A unifying memoir narrative threads the entire text of A Regular Guy: The Antiwar Memoir of a Vietnam Vet, while the social and historical contexts for the work's autobiographical elements are ever widening as the story unfolds. The work is divided into two parts.
Book I begins with Days of Slumber, a background sketch of a boy—myself—growing up in a materially secure and conformist suburb of Long Island just after World War II. Here the work seeks to capture several broad external influences that explain, beyond the internal dynamics of family and psychology that more closely typify the memoir idiom, how I came to serve in Vietnam, and why my subsequent political and social awakening should not be misconstrued as a “conversion experience” rooted exclusively in the horrors of war. Military training and a stint of stateside duty provide the setting for a subsequent study, Days of Wakening , which explores the deep aversion I felt toward serving in the military. Despite my assignment to the comparatively elite Counterintelligence Corps, where I was exempt from the more robotic rituals of the parade ground and camp discipline, the confining dimensions of garrison life gave palpable and immediate scope to my already symptomatic social alienation. So much so that I volunteered for war to escape the army. In Vietnam, I would find both a life long subject and, more importantly, an existential raison d'etre. Days of War, is my memoir of that experience, where I learned, if nothing else, what I would really be willing to fight for—or, in this case—against.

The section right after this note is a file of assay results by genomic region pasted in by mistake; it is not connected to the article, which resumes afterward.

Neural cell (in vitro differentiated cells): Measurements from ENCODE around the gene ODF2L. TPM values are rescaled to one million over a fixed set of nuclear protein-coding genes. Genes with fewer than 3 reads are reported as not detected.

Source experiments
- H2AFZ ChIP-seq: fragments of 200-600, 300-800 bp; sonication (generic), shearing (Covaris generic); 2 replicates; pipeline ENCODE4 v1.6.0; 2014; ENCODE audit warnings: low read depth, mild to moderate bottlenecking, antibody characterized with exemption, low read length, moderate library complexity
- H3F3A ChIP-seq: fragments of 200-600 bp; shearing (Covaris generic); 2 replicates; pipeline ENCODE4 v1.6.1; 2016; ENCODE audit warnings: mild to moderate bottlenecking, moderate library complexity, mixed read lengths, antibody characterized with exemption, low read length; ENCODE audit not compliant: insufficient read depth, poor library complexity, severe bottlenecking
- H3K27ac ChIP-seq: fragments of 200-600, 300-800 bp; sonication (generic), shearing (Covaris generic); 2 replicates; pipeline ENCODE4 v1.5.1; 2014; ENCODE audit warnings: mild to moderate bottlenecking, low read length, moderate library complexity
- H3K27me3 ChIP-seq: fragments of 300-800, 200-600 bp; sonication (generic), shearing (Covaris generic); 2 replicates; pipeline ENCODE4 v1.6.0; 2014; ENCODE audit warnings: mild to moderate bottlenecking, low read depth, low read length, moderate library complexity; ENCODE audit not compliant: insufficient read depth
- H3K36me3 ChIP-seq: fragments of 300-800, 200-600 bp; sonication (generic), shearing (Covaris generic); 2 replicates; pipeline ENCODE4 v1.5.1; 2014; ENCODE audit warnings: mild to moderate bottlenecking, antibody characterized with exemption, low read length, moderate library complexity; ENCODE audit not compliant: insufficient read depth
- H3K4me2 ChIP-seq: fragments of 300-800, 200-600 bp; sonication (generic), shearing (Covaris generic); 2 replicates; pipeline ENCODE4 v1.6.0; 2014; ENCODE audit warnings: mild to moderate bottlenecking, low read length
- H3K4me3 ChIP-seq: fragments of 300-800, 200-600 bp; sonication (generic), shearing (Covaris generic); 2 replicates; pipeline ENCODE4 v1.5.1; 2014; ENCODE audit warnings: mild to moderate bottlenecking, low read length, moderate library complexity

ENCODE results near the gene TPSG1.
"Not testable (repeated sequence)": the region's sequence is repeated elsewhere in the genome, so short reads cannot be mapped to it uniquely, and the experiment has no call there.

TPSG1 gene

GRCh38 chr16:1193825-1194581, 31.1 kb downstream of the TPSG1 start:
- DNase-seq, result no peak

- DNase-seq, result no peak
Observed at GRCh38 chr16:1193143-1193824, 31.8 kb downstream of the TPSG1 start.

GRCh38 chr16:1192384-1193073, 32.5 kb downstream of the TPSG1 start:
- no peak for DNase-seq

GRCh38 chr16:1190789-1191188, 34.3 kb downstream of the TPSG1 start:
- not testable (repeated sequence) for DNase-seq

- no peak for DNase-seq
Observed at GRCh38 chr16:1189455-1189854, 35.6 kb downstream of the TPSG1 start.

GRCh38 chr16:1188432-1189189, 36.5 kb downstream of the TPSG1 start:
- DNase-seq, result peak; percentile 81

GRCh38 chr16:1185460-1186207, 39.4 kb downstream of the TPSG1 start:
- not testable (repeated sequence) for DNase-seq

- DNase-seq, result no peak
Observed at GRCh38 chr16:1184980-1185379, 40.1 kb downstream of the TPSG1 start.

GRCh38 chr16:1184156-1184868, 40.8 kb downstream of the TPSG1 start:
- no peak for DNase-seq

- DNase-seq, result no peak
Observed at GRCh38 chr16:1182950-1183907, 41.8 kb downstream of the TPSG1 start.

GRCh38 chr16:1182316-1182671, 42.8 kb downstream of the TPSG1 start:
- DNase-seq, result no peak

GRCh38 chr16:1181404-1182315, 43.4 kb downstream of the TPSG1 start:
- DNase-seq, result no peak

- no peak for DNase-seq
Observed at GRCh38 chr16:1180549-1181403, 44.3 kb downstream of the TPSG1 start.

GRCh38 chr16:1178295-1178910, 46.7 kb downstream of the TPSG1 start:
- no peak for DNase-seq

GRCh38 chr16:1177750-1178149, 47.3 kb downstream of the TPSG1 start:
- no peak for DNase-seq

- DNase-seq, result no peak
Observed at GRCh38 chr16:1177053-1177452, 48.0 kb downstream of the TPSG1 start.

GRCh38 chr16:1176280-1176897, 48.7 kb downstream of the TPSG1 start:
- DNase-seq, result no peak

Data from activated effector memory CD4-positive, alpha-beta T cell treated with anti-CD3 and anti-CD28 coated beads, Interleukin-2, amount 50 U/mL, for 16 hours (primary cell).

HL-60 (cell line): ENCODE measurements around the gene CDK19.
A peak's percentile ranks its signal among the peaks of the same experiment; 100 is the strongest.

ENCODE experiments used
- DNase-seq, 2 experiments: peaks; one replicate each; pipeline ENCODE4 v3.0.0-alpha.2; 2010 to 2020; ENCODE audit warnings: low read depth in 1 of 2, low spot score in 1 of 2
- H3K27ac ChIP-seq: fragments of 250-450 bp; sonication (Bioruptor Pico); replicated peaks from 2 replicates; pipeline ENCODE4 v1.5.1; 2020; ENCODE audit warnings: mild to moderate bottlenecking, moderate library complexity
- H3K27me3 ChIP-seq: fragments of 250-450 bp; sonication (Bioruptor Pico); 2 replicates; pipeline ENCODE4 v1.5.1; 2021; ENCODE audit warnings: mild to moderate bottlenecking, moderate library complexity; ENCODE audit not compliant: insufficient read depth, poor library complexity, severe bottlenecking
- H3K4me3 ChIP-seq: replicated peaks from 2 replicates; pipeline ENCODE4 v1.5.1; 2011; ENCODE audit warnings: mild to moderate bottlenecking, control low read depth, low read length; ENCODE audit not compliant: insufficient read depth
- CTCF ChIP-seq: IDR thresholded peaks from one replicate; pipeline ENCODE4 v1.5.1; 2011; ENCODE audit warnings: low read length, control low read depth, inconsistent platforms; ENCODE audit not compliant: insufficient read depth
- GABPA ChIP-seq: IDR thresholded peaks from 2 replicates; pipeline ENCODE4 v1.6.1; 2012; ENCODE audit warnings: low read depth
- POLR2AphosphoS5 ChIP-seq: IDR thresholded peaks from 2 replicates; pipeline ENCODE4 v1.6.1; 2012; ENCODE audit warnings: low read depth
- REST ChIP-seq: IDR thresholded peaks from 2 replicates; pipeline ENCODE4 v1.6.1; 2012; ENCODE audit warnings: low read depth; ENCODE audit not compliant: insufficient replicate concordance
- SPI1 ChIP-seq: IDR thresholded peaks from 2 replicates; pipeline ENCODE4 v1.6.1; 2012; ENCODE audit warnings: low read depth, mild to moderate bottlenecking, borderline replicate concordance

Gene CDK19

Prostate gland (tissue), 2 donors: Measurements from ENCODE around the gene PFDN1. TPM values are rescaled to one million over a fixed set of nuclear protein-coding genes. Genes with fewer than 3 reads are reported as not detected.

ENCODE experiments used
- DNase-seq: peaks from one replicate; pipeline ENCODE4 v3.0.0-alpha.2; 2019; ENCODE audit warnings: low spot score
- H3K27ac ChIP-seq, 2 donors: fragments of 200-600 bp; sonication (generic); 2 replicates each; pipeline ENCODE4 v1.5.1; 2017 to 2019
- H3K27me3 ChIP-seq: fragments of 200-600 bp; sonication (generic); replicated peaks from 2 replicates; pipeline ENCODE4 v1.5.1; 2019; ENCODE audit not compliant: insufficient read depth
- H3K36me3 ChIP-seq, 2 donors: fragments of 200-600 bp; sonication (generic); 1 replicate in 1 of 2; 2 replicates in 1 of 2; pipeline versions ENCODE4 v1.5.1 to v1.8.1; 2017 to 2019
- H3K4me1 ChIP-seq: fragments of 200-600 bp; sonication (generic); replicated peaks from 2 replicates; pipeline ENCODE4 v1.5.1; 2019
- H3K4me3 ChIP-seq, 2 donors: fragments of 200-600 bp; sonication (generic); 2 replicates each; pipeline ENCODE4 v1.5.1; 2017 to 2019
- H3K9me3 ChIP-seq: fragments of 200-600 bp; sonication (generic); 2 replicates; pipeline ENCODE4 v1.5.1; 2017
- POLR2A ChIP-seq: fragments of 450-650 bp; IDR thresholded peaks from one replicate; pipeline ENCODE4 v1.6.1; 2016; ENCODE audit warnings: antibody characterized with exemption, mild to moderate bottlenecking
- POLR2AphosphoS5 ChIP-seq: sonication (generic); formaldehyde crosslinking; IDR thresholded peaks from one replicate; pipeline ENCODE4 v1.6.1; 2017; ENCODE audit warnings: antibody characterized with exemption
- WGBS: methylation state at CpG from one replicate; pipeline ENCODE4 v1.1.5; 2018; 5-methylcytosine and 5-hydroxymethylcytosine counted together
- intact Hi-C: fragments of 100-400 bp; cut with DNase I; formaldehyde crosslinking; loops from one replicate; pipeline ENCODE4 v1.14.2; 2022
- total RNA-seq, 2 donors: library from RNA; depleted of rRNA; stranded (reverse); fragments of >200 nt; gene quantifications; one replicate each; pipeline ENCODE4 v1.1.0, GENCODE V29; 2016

Book Two chronicles, through sixteen contiguous episodes, my immediate post-war years as a front line activist in the anti-Vietnam War Veterans Movement. It is in the recalling of these Days of Reckoning, that I witness my personality, chronically ambivalent and passive, suddenly explode into action, to the point of shameless self-projection upon the stage of history. After Vietnam, the antiwar movement struck me as, not just the only rational alternative to political apathy, but the psychological alternative to madness. A structural shift gradually occurs in the manuscript's second half, as I, the memorist, relinquish my centrality in the on-going first person narrative in favor of a more distanced micro-historical study—buttressed amply by citations—of the New Left's political culture as practiced by a small band of radicals—including myself—eager to organize antiwar veterans around the issue of American atrocities in Vietnam.
|School:||Union Institute and University|
|School Location:||United States -- Ohio|
|Source:||DAI-A 63/03, Dissertation Abstracts International|
|Subjects:||American studies, Journalism, American history|
|Keywords:||Antiwar, Memoir, Vietnam veterans, War crimes|
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